That’s an amazing lineup for one week.
World of Goo for iOS (iPhone version, iPad version) is on sale for a dollar from today through the weekend.
You have no excuses remaining.
Pay what you want. Frozen Synapse normally costs $25, but we’re letting you set the price! The Frozen Synapse soundtrack is also included with your purchase (normally $6). Plus, if you pay more than the average price, we’ll throw in the entire Humble Frozenbyte Bundle — a $45 value!
All of the games work great on Mac, Windows, and Linux.
Go buy this now. Frozen Synapse is a fantastic game that I’ve written about before.
Lutz returned to the table and Bear proceeded to pitch her on the painting hanging directly behind her head.
“Yeah, Cherie, so, we’ve had this idea for a long time, umm, a marionette, and you use your hands like this, and you’re a skeleton cowboy,” Bear said. “I was lying my ass off, and Mike was just sitting there backing me up.”
Microsoft loved it, and work on what would come to be known as The Gunstringer began almost immediately.
An awesome story about how perhaps one of the best Kinect games yet came to be. Twisted Pixel is one of the most creative dev shops out there right now. If you haven’t bought some of their work, you really should.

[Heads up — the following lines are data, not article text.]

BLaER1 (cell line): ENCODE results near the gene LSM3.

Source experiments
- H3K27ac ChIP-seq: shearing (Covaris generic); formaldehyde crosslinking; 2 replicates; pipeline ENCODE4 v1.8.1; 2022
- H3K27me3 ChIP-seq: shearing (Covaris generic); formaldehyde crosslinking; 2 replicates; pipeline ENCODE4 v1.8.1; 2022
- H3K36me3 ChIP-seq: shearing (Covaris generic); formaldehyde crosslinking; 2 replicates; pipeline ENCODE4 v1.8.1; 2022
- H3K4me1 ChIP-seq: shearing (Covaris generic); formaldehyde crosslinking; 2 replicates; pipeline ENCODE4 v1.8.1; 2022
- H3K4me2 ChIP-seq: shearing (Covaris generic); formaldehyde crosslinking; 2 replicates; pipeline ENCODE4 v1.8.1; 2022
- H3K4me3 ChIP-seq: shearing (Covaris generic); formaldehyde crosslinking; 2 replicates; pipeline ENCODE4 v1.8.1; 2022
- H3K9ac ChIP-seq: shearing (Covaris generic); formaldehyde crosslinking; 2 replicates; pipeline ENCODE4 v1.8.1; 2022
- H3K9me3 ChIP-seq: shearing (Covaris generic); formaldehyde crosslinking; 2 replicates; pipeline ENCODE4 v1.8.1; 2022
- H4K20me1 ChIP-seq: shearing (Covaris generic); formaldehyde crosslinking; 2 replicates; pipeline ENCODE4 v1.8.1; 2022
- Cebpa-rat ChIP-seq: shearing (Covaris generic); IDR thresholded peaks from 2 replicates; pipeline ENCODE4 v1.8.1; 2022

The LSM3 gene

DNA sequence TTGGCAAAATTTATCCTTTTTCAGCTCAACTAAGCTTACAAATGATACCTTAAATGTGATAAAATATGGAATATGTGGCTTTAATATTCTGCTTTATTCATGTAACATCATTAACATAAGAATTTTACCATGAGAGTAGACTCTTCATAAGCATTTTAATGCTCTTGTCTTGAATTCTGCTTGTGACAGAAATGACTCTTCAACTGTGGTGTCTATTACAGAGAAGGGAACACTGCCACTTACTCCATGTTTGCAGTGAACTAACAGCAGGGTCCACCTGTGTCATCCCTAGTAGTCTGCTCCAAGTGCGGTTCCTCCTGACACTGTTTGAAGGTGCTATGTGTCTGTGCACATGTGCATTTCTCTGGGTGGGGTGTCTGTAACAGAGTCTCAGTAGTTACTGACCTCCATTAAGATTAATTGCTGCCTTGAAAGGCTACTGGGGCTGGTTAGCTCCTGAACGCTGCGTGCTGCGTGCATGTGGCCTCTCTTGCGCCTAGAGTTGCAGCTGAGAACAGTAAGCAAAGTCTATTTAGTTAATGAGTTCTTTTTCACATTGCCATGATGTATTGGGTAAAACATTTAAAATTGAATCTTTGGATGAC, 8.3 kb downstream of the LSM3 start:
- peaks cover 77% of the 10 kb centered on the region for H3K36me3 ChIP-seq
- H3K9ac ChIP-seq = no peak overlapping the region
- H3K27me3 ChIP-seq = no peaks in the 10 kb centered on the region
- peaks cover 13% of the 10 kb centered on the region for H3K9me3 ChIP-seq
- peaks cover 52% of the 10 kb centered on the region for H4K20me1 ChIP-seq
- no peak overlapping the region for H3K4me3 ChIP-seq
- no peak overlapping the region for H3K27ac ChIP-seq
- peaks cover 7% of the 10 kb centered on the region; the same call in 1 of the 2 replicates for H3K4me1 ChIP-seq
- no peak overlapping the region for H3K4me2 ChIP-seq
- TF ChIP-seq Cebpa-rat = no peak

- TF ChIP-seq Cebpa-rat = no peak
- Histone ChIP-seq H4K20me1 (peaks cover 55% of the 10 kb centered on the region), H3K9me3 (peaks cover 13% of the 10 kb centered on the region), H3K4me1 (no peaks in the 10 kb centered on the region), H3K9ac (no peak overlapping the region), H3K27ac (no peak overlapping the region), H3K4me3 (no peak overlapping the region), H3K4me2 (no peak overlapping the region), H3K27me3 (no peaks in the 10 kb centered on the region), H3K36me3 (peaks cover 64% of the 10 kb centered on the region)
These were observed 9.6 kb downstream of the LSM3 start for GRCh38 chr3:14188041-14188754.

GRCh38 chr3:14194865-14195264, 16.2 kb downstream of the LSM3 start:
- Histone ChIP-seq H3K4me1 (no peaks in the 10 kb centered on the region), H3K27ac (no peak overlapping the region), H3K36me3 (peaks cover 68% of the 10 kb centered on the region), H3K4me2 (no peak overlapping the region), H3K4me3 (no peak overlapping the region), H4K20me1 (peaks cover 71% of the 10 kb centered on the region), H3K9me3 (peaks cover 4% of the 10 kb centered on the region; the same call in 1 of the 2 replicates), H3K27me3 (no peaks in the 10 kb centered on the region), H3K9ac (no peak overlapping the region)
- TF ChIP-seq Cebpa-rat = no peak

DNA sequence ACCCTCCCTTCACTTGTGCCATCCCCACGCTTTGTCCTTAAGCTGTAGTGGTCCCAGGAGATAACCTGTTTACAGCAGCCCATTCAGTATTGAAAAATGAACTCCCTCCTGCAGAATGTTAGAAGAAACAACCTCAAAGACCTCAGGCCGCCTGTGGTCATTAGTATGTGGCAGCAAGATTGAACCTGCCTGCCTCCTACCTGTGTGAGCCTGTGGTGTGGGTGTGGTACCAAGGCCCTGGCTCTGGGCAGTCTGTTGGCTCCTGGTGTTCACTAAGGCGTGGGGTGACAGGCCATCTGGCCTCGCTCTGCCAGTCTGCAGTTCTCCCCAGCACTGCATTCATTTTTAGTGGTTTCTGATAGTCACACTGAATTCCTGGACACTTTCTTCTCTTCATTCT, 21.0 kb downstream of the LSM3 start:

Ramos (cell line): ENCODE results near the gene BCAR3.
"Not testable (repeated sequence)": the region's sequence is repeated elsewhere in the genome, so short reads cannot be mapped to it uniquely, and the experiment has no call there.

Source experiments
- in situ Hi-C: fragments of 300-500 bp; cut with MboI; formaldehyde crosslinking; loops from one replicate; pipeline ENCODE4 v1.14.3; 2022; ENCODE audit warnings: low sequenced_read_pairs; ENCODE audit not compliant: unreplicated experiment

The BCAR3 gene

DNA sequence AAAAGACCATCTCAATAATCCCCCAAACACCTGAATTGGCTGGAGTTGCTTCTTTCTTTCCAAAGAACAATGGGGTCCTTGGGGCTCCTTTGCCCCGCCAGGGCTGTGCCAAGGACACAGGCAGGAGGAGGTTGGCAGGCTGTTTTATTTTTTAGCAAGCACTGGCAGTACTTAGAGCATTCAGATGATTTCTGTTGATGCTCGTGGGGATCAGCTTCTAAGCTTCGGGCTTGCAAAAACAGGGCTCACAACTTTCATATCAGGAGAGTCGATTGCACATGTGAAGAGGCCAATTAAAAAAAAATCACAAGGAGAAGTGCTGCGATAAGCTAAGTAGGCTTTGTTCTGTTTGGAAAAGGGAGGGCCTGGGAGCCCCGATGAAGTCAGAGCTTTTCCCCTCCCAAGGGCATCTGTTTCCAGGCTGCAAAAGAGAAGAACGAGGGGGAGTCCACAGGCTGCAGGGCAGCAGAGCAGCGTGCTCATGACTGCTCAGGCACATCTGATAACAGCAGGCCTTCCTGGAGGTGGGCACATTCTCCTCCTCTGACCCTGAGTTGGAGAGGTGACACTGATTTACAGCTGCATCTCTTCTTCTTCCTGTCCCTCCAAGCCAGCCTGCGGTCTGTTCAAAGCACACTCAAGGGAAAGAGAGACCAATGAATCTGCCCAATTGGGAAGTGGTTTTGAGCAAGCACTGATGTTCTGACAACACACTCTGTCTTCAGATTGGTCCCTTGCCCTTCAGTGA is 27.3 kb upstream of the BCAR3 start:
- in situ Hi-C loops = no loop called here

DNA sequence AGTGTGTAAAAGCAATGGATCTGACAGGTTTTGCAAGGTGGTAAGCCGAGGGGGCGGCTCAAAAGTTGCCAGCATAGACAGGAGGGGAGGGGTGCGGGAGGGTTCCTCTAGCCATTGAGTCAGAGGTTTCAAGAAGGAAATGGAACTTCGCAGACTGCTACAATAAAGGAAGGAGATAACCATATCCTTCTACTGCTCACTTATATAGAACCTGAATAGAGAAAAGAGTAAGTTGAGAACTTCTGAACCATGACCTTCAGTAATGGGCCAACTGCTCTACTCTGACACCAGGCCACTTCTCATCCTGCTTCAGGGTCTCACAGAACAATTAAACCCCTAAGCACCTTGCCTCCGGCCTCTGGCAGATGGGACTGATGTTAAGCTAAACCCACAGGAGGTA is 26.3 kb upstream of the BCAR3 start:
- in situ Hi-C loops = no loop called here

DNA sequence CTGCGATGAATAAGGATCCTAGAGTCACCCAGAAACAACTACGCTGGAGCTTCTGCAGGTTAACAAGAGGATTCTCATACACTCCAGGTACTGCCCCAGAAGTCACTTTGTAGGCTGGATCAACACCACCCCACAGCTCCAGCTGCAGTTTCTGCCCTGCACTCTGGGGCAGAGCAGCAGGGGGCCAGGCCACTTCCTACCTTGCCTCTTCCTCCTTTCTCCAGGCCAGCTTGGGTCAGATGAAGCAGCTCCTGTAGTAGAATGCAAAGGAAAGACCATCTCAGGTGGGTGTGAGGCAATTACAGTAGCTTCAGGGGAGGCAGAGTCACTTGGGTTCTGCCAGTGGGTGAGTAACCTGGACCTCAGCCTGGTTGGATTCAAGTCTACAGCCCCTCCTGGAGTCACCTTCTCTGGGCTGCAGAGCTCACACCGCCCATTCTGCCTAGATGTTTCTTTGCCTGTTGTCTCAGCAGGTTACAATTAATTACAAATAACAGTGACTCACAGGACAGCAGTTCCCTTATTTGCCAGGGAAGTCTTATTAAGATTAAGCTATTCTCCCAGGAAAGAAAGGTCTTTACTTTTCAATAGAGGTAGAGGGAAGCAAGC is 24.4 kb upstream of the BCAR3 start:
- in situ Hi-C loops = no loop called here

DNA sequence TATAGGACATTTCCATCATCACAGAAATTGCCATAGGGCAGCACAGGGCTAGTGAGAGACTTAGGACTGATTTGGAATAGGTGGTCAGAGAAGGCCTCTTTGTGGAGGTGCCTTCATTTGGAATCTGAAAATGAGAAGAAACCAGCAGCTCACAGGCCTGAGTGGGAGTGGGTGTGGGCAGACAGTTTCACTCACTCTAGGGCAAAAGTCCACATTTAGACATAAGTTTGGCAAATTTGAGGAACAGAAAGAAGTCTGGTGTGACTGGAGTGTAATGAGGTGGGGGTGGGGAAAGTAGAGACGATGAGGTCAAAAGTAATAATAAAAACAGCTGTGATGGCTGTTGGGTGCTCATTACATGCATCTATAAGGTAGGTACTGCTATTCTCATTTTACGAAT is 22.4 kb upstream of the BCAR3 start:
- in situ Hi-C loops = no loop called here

Epic’s Cliff Bleszinski confirmed to Gamasutra that Shadow Complex 2 is “largely designed” and is just “sitting there.”
Bleszinski said Epic and Chair Entertainment, the developer behind Infinity Blade and Shadow Complex, are looking for a partner to help finish the sequel.
The original is still one of my favorite games on Xbox Live Arcade. It’s like the team sat down and decided to craft a love letter to Super Metroid. I hope a potential sequel is not overlooked.
We’re happy to report that iOS gamers will soon have the chance to experience the magical little game that is Glider in Calhoun’s upcoming App Store release of Glider Classic. I recently had a conversation with Calhoun, who left Apple after 16 years this past summer in order to bring Glider to iOS, to find out more about his coming release.
I spent a lot of time playing Glider on my LCII back in the day and I’m thrilled to hear that it’s coming back. It’s an inventive game design and idea and should still be fun to play.